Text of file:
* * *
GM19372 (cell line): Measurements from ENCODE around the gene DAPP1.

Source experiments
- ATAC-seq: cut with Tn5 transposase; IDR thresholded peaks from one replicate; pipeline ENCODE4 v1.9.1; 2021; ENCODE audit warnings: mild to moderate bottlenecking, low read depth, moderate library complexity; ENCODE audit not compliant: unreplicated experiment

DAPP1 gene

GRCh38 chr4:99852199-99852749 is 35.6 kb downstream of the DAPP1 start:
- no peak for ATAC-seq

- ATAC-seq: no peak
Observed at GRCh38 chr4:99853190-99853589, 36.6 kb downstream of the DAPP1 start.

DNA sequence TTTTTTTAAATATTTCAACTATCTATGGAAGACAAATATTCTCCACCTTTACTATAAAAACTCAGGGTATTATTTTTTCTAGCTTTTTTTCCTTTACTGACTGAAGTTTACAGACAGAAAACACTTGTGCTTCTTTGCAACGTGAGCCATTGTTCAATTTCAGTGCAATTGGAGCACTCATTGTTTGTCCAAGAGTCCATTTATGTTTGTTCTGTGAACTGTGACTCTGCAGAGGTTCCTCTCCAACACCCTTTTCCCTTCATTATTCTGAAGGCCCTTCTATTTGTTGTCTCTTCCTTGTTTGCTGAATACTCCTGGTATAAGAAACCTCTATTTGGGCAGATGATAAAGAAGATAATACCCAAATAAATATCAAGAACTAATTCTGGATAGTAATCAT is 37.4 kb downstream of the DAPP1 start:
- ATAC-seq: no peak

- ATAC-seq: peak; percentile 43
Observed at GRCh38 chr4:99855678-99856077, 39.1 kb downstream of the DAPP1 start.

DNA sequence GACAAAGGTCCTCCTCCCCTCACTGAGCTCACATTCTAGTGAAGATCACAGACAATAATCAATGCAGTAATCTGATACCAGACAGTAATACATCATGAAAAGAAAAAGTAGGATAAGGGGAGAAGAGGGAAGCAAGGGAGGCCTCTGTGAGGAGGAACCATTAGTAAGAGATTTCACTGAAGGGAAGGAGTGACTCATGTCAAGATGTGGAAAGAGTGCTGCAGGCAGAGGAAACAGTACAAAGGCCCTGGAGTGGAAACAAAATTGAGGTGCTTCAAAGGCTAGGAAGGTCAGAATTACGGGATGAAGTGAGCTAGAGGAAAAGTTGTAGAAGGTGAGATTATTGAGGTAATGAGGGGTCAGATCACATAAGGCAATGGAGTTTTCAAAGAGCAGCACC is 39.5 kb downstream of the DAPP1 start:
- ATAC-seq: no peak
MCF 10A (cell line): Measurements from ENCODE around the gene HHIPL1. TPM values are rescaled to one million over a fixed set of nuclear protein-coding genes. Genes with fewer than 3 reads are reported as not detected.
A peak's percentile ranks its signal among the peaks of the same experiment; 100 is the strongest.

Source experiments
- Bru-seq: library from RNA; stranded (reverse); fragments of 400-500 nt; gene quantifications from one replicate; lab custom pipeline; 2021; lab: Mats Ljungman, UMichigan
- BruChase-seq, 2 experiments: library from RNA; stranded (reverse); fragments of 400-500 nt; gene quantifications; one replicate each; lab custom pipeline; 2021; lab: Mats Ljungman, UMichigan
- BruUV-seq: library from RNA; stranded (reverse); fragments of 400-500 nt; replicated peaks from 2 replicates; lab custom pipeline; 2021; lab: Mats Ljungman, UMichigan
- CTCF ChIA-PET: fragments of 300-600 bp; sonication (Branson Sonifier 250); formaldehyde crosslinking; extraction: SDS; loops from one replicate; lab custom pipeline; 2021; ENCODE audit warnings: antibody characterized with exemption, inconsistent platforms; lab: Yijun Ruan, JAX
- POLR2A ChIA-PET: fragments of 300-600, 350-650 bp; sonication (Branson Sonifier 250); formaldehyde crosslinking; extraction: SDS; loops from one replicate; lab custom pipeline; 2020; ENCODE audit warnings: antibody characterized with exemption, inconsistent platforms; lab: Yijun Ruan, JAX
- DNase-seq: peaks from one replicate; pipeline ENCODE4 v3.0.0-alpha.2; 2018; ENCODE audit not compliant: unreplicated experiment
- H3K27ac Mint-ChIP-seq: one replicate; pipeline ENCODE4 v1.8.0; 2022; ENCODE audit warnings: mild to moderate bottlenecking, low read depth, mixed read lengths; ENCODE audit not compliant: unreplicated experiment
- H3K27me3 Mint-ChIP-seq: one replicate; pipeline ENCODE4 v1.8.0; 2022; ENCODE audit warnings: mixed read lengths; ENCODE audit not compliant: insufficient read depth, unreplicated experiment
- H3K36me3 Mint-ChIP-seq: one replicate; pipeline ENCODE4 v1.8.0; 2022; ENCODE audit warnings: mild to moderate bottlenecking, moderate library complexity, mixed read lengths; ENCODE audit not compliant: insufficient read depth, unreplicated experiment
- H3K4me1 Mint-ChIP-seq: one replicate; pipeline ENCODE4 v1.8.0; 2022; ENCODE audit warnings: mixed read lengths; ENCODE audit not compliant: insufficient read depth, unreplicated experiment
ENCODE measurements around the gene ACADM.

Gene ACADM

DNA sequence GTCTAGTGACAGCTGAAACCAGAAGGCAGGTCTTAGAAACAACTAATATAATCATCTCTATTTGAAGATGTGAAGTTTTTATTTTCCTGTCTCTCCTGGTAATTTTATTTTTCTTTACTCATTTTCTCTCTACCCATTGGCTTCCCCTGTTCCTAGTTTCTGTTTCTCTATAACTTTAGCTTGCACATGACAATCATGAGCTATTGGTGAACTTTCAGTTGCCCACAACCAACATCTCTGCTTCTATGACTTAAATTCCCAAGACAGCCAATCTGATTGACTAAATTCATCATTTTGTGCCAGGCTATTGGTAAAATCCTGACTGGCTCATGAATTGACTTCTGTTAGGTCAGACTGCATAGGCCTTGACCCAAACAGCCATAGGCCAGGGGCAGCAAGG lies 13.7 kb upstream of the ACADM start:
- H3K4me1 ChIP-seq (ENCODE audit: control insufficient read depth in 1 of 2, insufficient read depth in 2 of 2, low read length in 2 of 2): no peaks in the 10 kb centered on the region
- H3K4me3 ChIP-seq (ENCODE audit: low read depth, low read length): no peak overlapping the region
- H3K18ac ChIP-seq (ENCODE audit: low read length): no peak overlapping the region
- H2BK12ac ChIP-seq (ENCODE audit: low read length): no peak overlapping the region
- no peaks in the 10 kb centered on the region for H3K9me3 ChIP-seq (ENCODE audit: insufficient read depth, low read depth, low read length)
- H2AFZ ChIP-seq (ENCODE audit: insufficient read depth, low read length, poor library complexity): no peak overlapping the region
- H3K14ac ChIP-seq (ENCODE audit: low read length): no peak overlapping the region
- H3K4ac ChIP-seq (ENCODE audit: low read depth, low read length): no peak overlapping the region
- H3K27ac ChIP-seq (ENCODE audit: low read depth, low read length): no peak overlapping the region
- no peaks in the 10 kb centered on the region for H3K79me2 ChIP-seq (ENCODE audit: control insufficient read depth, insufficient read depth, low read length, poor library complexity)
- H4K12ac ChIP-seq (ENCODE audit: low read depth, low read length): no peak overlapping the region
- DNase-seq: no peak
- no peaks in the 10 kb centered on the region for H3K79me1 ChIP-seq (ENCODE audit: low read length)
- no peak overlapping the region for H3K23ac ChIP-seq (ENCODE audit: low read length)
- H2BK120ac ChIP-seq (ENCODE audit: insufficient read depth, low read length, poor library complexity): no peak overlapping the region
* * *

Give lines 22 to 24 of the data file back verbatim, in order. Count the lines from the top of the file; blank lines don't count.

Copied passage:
- POLR2A ChIA-PET: fragments of 300-600, 350-650 bp; sonication (Branson Sonifier 250); formaldehyde crosslinking; extraction: SDS; loops from one replicate; lab custom pipeline; 2020; ENCODE audit warnings: antibody characterized with exemption, inconsistent platforms; lab: Yijun Ruan, JAX
- DNase-seq: peaks from one replicate; pipeline ENCODE4 v3.0.0-alpha.2; 2018; ENCODE audit not compliant: unreplicated experiment
- H3K27ac Mint-ChIP-seq: one replicate; pipeline ENCODE4 v1.8.0; 2022; ENCODE audit warnings: mild to moderate bottlenecking, low read depth, mixed read lengths; ENCODE audit not compliant: unreplicated experiment